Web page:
Author: Richard Jackson Illustrator: Suzy Lee Publisher: Atheneum, 2017 Age: 3-7 Themes: internal rhyme, rain, play Opening: This beautiful day…has everyone dancing and spinning and swinging around, has all of us stamping and stomping our feet on the ground.
Summary: (from my library catalog) Undaunted by the rainy weather, three children take their happiness outside and seem to chase the clouds away as they jump, skip, and dance together.
I like this book because: Especially living in an arid climate, in the semi-desert steppe of northern Colorado, I LOVE RAINY DAYS! I didn’t love them so much when I lived in a moist and often cloudy semi-valley (I just made that up!) in northern Germany! I love the multi-media use of pencil, acrylic, and digital in these energetic illustrations and lyrical, rhyming, read-aloud-timing text.
Resources/Activities: come up with four fun things you can do on a rainy day – one for each season, and get whatever materials you need for your plans and put them in a box…for a rainy day! Decorate that Rainy Day Box now, or save that activity for…you guessed it!
For more Perfect Picture Book Friday picks with teacher/parent resources, check out the list on Susanna Hill’s blog HERE. And right now she is hosting The 3rd Annual Valentiney Writing Contest – HERE
Author: Jorge Luján Illustrator: Mandana Sadat Publisher: Groundwood, 2014 Age: 3-7 Themes: imagination, bilingual books, Opening: Moví la mano y encontré u coco. I moved my hand and I found a coconut.
Summary: (from my library catalog)When a little girl moves her hand, she changes the world as she discovers it. As she moves her known world, she discovers her own power and creates everything anew. The poem, written by Argentine poet Jorge Luján, comes from a culture saturated with magic, in which even the very young can make the world by reaching out and moving it. Mandana Sadat’s imaginative illustrations deepen and enrich the text.
I like this book because: I just spoke with a friend about how we need to keep in mind the ripple effect of our own choices on the rest of the world. This is the perfect compliment to that conversation in a world saturated with bad news, and hopefully an inspiration and reminder to send positive ripples out to affect others in a positive way.
Author/Illustrator: Marie Hall Ets Publisher: originally by The Viking Press, 1944 Age: 2-5 Themes: linear stories, animals, imagination
Opening: I had a new horn and a paper hat and I went for a walk in the forest.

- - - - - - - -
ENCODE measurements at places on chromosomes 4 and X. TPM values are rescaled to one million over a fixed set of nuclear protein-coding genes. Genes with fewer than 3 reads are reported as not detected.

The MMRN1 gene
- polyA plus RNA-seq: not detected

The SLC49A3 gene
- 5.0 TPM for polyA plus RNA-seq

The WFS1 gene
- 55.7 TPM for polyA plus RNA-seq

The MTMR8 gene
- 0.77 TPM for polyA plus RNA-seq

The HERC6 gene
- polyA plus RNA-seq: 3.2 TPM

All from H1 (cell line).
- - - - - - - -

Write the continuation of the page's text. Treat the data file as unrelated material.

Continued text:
Summary: (from my library catalog) The animals join a young boy as he walks through the forest blowing his new horn.
Why I like this book: I love old gems, and especially ones that are so still absolutely perfect for reading to toddlers. It really is not that easy to find titles that can bridge the gap in ages (0-4) of the attendees to my storytime sessions in the bookstore where I work. I might be able to make a book work, but when I don’t have to subtract or embellish, beyond my own dramatic interpretation (!), well, that’s a sign of picture book genius! And I am not the only one who noticed, it is a Caldecott Honor Book too!
Resources/Activities: stage an “In the Forest” parade; play the games mentioned in the book: London Bridge is Falling Down, Drop-the-Handkerchief, and Hide-and-Seek; have a picnic, just like the book!
For more Perfect Picture Book picks with teacher/parent resources, check out the list on Susanna Hill’s blog HERE.
Author: Peter Bently
Illustrator: Sara Ogilvie
Publisher: Simon & Schuster, 2014
Themes: parent-and-child, family, stories in rhyme
Opening: Sometimes you think that your mom and your dad are there just to nag you and boss you like mad.
Summary: (from my library catalog) Although it sometimes seems that parents are just there to boss their children around, they are also good for many other things, from mending toys, kneecaps, and clothing to telling bedtime stories.
I like this book because: it’s a silky-smooth read aloud that will amuse the parents or caretakers as much as children. The illustrations are light and playful, yet Ogilvie has managed to pack so much emotion and tenderness into each and every face and posture!
Resources/Activities: make Valentine cards of appreciation for your parents or caretakers, especially if any of the text should ring true to you!
For more Perfect Picture Book Friday picks with teacher/parent resources, check out the list on Susanna Hill’s blog HERE.
Welcome to Design of the Picture Book! I'm Carter Higgins, and I'm a writer and librarian for kids. I spent a spectacular stint as the Children's Book Editor at <a href="http://www.designmom.com/">Design Mom</a> which I loved! You can find my column <a href="http://www.designmom.com/category/childrens-lit/">here</a>.<br /> I'm a K-6 librarian, a former-ish graphic designer, an SCBWI member, and a huge fan of words and pictures.<br /> Represented by <a href="http://www.rpcontent.com/">Rubin Pfeffer of Rubin Pfeffer Content, LLC</a>.